Painfully Adorable Panda Cub Photos Will Make You Want One Of Your Own

(Or five.)

In an experimental attempt to preserve the declining population of the giant panda, Chinese bear keepers at Hetaoping Wolong Panda Center are training cubs born in captivity to survive in the wilderness.

With less than 2,000 of the beloved Asian bears currently living in the wild, China has been working hard ― reportedly with great success ― to protect the endangered species’ prosperity within its borders.

Beyond wide-ranging efforts to breed as many panda cubs as possible in recent years, researchers in China are also focusing on sustainability strategies to transition the cubs from captivity into their natural habitats.

For experts at the Hetaoping center, this is far easier said than done. The process to send the cubs “home” takes more than two years of careful training and observation, and is not always successful.

To maintain cubs’ instinctual fear of poachers and dangerous wild animals, keepers dress up in costumes that look and smell like pandas, and try to scare the cubs with stuffed predators like leopards.

Rewilding pandas takes “trial and error, time and money,” Smithsonian ecologist William McShea told National Geographic. “But the Chinese will be successful.” Five pandas have been released into the wild since 2006, of which three have survived.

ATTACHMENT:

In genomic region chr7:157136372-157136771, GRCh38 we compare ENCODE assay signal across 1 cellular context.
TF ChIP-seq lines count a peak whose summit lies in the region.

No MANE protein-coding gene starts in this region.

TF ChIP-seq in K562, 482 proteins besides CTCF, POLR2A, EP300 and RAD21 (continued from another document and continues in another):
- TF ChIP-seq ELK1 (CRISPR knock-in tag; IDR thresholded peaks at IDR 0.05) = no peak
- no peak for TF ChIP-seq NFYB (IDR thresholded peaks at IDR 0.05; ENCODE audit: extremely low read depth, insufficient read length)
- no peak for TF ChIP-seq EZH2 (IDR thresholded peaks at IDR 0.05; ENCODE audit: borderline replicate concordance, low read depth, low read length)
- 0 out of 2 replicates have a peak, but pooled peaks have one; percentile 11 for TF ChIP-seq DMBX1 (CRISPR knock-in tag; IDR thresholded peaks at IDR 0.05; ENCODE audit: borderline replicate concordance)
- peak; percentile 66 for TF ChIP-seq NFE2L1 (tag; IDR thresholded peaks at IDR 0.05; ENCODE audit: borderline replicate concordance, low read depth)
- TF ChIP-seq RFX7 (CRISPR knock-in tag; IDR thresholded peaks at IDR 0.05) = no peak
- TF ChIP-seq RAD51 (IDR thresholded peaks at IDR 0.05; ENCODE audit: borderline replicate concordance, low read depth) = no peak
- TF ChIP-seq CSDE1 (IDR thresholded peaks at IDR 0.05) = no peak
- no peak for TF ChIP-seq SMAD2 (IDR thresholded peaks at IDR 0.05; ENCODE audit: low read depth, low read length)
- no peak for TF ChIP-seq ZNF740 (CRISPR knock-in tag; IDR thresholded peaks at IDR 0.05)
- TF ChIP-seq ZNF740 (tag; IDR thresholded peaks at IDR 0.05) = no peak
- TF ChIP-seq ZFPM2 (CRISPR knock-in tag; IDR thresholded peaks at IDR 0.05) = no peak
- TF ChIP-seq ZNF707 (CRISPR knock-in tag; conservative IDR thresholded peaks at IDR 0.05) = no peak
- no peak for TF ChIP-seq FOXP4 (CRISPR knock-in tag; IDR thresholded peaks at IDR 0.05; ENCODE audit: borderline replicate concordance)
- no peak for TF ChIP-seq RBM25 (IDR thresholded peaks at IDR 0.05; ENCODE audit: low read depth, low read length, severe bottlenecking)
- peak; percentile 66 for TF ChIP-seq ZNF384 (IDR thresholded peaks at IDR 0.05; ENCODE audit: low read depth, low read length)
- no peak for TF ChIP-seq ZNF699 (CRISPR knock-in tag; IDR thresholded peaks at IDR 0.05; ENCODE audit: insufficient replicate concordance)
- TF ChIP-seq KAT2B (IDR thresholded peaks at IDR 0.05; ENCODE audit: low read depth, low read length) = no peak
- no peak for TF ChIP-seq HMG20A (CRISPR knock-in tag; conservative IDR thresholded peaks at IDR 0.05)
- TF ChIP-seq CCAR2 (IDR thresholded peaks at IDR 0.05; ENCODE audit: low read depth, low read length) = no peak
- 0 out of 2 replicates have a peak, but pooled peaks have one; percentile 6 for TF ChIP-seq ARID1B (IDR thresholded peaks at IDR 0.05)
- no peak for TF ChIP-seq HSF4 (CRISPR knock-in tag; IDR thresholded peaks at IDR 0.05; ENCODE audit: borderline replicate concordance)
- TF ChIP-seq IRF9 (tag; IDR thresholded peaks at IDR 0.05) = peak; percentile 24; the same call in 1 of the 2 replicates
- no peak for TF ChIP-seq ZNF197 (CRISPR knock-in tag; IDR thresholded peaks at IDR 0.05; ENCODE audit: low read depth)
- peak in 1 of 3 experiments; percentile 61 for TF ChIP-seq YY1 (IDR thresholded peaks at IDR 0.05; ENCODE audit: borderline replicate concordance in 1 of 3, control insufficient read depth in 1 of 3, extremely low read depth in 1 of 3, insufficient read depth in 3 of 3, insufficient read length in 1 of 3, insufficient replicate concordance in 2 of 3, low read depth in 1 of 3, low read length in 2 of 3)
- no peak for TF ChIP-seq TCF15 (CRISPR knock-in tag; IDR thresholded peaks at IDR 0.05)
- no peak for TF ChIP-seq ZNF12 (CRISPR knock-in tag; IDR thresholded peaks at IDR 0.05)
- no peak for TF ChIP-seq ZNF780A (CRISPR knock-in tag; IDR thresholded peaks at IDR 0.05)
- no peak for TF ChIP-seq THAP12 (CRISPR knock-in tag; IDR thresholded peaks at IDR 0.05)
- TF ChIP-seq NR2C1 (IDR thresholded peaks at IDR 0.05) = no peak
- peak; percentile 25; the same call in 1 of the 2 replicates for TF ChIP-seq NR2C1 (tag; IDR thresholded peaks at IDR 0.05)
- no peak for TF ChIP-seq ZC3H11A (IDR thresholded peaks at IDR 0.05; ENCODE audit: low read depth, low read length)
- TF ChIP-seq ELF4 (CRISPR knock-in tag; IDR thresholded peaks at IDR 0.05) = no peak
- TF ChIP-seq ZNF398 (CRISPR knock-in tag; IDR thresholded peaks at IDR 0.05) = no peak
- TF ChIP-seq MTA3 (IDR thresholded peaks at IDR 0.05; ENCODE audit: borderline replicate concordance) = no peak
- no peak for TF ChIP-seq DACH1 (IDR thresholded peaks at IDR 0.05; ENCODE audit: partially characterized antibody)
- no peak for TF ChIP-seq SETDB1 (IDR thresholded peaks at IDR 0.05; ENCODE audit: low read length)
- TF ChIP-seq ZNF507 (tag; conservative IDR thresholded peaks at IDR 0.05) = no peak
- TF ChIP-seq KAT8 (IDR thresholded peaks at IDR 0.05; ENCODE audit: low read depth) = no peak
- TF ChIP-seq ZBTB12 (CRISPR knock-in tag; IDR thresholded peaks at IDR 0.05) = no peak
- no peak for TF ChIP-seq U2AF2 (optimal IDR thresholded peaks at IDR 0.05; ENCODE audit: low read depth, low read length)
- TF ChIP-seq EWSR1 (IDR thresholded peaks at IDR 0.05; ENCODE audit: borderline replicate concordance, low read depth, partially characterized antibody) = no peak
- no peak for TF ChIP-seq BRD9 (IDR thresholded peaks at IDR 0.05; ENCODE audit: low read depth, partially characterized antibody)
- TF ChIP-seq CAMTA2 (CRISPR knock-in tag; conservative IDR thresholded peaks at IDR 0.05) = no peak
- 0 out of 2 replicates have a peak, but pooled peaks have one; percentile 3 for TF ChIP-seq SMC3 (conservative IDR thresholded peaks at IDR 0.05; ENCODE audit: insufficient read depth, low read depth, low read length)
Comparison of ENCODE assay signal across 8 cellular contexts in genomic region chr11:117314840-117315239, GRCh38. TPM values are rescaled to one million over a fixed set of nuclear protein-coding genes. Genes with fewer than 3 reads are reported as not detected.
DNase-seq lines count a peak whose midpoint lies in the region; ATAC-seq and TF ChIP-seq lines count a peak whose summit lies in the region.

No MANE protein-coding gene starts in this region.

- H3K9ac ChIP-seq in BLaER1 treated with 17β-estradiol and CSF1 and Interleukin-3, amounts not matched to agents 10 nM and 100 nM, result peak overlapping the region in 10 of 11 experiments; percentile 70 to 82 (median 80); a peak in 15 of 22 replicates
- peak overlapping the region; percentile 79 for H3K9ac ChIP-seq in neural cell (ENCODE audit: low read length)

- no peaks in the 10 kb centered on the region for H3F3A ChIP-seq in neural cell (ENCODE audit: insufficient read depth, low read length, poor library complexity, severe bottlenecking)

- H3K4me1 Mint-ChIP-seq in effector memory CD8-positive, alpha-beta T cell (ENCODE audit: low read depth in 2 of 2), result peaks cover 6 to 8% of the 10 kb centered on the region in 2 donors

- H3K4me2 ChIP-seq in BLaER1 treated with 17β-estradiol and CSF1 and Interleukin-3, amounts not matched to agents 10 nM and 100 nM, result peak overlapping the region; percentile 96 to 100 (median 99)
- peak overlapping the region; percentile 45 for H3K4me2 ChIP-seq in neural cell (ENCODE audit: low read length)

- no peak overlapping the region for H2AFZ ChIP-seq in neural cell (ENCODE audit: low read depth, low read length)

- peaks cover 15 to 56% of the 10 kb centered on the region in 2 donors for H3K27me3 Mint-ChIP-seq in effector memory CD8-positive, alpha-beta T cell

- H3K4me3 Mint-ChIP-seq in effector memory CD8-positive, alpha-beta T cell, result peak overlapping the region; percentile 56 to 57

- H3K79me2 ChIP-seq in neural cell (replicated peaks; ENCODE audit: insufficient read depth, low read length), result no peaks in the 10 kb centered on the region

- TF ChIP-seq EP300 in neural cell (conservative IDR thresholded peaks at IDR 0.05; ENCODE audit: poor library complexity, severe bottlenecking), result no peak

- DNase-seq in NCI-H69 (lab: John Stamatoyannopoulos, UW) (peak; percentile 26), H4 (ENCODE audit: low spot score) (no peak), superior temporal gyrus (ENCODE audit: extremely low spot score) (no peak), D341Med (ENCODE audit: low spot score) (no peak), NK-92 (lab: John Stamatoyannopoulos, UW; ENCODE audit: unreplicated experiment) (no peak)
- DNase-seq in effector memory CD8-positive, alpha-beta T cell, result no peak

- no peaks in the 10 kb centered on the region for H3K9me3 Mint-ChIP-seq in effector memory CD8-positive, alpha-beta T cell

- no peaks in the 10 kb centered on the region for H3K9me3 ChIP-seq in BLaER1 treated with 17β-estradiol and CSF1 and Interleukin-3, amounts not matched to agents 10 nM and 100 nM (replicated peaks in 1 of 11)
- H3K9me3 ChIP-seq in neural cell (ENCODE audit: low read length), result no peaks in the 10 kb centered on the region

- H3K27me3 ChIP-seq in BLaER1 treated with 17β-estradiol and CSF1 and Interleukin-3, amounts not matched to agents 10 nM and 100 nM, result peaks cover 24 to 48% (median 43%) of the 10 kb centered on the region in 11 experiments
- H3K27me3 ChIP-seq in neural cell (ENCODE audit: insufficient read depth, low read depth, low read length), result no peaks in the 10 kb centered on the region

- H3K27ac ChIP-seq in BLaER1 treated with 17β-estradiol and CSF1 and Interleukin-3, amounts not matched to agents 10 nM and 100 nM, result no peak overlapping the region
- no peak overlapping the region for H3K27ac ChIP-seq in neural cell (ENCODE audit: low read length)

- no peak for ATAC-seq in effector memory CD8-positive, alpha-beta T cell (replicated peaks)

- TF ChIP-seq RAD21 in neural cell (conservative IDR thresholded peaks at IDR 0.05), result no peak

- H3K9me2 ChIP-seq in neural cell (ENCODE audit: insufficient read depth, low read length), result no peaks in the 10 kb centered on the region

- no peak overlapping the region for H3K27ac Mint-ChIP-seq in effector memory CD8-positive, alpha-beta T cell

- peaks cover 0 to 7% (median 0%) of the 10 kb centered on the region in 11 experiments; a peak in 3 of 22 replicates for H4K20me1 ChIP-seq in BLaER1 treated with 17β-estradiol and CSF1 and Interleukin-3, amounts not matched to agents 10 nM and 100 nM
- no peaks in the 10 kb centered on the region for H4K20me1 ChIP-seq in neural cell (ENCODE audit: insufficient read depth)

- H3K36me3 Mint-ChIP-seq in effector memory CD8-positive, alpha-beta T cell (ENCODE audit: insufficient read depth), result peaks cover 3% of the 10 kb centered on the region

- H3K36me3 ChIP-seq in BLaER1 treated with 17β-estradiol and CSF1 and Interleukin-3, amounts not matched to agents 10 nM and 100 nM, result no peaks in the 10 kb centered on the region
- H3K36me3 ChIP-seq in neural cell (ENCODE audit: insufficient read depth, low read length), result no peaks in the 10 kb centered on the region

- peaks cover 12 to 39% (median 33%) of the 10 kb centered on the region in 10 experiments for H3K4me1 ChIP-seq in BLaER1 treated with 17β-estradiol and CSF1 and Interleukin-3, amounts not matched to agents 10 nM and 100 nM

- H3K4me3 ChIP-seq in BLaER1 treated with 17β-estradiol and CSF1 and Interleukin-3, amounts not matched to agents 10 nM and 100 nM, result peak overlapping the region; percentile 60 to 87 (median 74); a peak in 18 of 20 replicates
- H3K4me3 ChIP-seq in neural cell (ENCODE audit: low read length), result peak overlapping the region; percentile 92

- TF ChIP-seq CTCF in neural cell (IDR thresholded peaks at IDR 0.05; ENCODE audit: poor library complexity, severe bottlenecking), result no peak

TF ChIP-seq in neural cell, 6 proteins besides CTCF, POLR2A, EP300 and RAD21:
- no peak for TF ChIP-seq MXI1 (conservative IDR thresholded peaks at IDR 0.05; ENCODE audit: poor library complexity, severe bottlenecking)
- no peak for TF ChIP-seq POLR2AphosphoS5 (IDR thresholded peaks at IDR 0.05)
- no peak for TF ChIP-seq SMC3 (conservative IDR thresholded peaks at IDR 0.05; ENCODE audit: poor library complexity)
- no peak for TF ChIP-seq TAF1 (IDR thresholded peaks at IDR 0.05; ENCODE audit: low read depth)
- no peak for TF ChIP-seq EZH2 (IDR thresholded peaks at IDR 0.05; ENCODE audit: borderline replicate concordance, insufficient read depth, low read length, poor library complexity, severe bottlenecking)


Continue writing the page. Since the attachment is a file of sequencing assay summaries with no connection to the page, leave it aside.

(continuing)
Photographer Ami Vitale documented parts of the extraordinary process for “Pandas Get To Know Their Wild Side,” a photo story to be featured in the August issue of National Geographic magazine.

“Panda babies will remind you of your children and make you fall in love with them,” Zhang Hemin, director of the China Conservation and Research Center for the Giant Panda, told the magazine.

Take a look at Vitale’s incredible ― and adorable ― photos below.

Ami Vitale/National Geographic
Ye Ye, a 16-year-old giant panda, lounges in a wild enclosure at a conservation center in Wolong Nature Reserve. Her name, whose characters represent Japan and China, celebrates the friendship between the two nations. Ye Ye’s cub Hua Yan (Pretty Girl) is being trained for release into the wild.
Ami Vitale/National Geographic
Zhang Hemin—“Papa Panda” to his staff—poses with cubs born in 2015 at Bifengxia Panda Base. “Some local people say giant pandas have magic powers,” says Zhang, who directs many of China’s panda conservation efforts. “To me, they simply represent beauty and peace.”
Ami Vitale/National Geographic
Is a panda cub fooled by a panda suit? That’s the hope at Wolong’s Hetaoping center, where captive-bred bears training for life in the wild are kept relatively sheltered from human contact, even during a rare hands-on checkup.
Ami Vitale/National Geographic
Three-month-old cubs nap in the panda nursery at Bifengxia. A panda mother that bears twins usually fails to give them equal attention. Keepers reduce the load by regularly swapping cubs in and out—making sure each gets both human and panda-mom care.
Ami Vitale/National Geographic
Wolong Reserve keepers transport Hua Jiao (Delicate Beauty) for a health check before she finishes “wild training.” The habitat also protects red pandas, pheasant, tufted deer, and other species that benefit from giant panda conservation.
National Geographic
Read more on "Pandas Gone Wild" in the August 2016 Issue of National Geographic.
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